Mission

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They don’t suck because they are a bad idea or because they don’t carry within them sound notions around why you are doing what you do. 

They suck because they are often crafted as a matter of rote, because a book or a consultant told you to create one, so you jammed together a bunch of ideas and wrote one, then shoved it into a document, a folder, a file and put it away. Or, perhaps, you hung it on the wall in the breakroom or conference room until the words became just shapes you didn’t fully recognize or read.

Here’s a test if you have a mission statement: can you remember it without looking at it? Do you believe it in your soul? How would your team answer these two questions? 

Mission statements become irrelevant because they very often do not guide the work of the people. They do not embody a higher ideal or motivate another level of effort. They do not connect to the hearts of the people who are striving for a similar endeavor. Mission statements are esoterically separate from the work; a passive theory that inspires little, guides little.

Here’s the thing: we believe in missions. We just don’t believe in mission statements. 

The definition of mission to us (often referred to as brand purpose or mission of the brand in our work) is the thing you are here to do that only you can do. 

The mission is singular, one idea that contains multitudes. That same idea is small and evocative to your own soul. The mission is personal and universal. It is gigantically hopeful and highly tangible. (As an example, Root + River’s mission is to inspire leaders to go inward. That’s it.)

This is the first dichotomy you have to embrace to begin the journey to uncover your mission. 

To be a 21st-century leader of impact, we believe you need to do the work to understand your mission. Yes, both your personal mission and the mission of your organization. 

Why is this vital? Because your mission will guide the decisions you make personally and professionally. These decisions will likely include: when to ask for a promotion, when to leave an organization, when to apply for the CEO job, how to build connections in and outside of your industry, what types of clients you are seeking, what aspects of the business you want to invest in, when to divest, who to hire or promote, and when to stop working and turn your attention to other pursuits.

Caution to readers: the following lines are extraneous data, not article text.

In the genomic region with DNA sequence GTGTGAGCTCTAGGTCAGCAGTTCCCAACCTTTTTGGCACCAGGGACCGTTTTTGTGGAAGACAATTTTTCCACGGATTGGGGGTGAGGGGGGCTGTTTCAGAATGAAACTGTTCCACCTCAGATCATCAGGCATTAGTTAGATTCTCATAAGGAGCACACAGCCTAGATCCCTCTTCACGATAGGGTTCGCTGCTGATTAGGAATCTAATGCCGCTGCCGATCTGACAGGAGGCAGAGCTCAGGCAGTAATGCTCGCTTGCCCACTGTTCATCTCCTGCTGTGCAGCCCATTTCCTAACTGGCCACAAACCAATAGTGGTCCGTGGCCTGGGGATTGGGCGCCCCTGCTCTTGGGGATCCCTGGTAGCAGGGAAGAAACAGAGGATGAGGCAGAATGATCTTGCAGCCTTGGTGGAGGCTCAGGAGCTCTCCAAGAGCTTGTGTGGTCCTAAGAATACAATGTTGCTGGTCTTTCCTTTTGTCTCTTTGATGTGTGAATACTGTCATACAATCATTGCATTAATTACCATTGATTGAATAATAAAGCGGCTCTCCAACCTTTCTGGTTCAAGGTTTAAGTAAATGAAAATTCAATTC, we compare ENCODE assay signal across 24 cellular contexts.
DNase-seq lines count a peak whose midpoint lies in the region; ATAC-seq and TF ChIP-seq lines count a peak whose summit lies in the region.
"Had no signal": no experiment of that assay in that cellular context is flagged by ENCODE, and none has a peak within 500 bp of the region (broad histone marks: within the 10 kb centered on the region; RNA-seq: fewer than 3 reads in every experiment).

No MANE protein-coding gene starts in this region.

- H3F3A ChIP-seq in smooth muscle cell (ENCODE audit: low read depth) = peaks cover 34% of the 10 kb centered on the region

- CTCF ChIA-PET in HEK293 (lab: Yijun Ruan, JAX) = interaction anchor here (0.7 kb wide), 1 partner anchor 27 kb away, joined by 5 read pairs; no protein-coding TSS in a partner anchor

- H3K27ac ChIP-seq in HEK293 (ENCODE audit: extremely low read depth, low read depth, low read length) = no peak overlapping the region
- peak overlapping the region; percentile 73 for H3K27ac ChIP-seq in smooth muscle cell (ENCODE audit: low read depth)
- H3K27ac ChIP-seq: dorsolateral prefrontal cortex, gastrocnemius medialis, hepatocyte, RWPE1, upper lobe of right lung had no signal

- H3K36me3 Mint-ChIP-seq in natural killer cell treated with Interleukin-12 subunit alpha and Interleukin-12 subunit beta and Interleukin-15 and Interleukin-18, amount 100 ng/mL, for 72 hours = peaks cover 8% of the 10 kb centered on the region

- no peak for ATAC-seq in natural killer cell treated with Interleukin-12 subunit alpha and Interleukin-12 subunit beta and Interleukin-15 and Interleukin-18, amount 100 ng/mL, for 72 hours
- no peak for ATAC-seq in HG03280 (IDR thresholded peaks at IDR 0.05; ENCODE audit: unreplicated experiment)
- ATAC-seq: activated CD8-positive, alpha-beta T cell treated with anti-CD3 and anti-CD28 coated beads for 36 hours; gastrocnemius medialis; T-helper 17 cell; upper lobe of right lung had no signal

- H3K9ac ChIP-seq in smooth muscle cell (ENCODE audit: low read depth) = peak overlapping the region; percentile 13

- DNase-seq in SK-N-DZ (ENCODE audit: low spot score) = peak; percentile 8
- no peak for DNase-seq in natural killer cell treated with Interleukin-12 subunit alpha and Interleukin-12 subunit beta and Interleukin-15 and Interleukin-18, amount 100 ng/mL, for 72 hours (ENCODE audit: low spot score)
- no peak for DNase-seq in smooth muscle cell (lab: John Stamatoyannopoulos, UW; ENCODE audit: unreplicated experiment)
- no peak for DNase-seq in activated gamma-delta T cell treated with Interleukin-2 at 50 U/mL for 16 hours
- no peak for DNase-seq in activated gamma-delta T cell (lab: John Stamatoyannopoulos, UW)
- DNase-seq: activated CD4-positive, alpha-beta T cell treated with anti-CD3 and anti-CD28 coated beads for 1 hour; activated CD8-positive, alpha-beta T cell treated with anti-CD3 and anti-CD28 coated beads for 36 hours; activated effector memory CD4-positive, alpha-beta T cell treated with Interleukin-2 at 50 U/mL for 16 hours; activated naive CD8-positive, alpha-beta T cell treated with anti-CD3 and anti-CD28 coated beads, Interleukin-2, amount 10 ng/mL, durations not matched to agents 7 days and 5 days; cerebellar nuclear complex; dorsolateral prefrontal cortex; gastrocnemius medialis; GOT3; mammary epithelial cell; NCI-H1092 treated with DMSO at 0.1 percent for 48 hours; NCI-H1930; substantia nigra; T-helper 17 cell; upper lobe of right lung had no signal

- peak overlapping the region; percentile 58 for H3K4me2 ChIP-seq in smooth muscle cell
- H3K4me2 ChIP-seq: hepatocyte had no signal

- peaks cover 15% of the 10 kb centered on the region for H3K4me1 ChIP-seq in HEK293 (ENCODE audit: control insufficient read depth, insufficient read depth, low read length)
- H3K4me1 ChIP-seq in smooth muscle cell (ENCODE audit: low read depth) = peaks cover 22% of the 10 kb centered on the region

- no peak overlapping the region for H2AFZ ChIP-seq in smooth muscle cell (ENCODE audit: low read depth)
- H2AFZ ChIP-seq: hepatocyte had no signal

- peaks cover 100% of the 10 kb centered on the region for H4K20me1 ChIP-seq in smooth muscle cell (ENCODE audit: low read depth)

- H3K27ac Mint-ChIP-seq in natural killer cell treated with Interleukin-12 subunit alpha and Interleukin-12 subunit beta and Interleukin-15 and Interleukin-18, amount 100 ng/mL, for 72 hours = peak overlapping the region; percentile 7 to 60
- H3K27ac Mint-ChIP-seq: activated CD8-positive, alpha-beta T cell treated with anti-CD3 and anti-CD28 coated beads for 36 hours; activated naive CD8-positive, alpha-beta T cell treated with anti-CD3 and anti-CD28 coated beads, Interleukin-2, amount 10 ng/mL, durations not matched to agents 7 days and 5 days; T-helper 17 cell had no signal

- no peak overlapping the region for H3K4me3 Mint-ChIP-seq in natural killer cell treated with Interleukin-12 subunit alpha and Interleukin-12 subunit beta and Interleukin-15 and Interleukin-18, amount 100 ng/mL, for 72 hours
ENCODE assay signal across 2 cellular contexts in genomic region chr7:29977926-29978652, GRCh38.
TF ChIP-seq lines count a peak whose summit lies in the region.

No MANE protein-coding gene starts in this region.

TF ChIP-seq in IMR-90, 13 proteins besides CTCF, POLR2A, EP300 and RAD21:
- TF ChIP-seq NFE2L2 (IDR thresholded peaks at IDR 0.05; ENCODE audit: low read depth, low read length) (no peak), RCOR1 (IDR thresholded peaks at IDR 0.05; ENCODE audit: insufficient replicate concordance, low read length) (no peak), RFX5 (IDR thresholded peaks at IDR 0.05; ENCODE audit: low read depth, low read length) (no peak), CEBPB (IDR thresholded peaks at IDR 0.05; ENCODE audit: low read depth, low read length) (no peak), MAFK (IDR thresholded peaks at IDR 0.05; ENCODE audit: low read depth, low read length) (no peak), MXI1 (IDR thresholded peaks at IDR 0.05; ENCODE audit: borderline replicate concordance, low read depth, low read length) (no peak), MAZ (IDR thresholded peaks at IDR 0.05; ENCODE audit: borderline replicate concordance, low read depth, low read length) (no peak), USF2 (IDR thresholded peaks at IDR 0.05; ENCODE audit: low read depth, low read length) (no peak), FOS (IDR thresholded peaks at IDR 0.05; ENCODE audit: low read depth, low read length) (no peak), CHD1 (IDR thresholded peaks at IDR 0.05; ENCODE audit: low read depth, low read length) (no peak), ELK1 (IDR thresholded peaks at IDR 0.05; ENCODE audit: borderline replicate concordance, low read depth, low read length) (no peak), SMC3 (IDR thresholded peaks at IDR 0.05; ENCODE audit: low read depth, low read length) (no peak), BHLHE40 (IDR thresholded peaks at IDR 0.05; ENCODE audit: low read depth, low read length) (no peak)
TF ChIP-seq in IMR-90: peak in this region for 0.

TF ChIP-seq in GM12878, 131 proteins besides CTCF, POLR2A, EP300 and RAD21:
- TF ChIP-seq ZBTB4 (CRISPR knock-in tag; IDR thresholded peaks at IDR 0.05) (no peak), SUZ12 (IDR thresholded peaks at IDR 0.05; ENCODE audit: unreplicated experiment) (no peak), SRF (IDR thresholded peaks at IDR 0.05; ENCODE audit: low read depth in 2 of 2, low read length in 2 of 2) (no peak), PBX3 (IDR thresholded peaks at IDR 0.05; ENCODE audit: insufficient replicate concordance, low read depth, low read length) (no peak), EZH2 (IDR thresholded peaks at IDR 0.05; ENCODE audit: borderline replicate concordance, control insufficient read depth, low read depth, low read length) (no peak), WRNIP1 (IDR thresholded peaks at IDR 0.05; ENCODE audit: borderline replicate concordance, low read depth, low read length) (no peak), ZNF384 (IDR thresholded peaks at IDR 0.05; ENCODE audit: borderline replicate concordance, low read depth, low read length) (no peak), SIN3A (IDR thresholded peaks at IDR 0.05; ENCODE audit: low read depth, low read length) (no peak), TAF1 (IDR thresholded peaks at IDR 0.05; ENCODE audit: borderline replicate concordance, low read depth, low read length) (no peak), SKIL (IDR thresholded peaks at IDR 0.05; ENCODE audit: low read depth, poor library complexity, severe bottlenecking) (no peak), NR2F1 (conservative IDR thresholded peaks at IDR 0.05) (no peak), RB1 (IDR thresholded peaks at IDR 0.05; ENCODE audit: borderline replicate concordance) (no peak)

In the work we do with our clients, mission is the taproot of their brand. It is the connection to the quintessence of why your brand exists. Its fruit is how other people experience you: visuals, language, culture, innovation, customer experience. 

The leader and the brand that knows and believes in the mission stands out amongst her competitors. They are obvious. The existence of a mission is a differentiator unto itself. It’s also obvious when a leader or a brand doesn’t know their mission or believe it. That’s when brands lose audience trust, cede market share, experience a mass exodus of employees, have a rotating door of leadership, become visually or digitally stale or plodding and slowly fade into the background. 

We won’t want that to happen to you. That’s why putting the effort into uncovering your mission is worth it. 

Uncovering your mission is sweaty work. You’ve got to dig deep and put your back into it. You have to believe that if you dig far enough into your soul, you will find your mission. This is why uncovering your mission is more treasure hunt and less problem-solving; less task and more creativity. 

Here are a few clues to know where to start digging …

  • What are you doing to advance humanity? It’s a bit simplistic and self-serving to say that your mission only benefits you and your stakeholders. Missions have a direct line of sight to benefiting others.

  • What are you working steadily to be known for at a human level? Money isn’t it. Dig into the space where money doesn’t exist to reflect. Think beyond expertise, products, transactions.
  • What cause or movement makes you deeply emotional when you think about it? This might be a movement of the past, or one that has just begun. It doesn’t have to be a global issue. It can be a movement related to your industry or community.
  • What injustice in society angers you? Your mission isn’t about staying with that rage, but the intensity of anger is a powerful clue to what lies underneath, a quest you are called to participate in.

When you find your mission, it will feel like finding a treasure; likely one you’ve subconsciously long sought. You’ll feel it in your body. Your heart will beat faster. Your soul will soar. You’ll also feel a little intimidated. 

Your mind will also feel left out and will want to get involved and talk you out of it. Just swat it away like an irritating fly. Your mission does not have to be 100% rational. It just has to be true for you. 

Knowing your mission doesn’t mean you won’t make mistakes. It’s not an insurance policy for perfection. Having a mission doesn’t guarantee you will fully achieve it, either. But your mission will be a powerful motivator for how you take each step forward, with intention and purpose.

And it won’t suck. 

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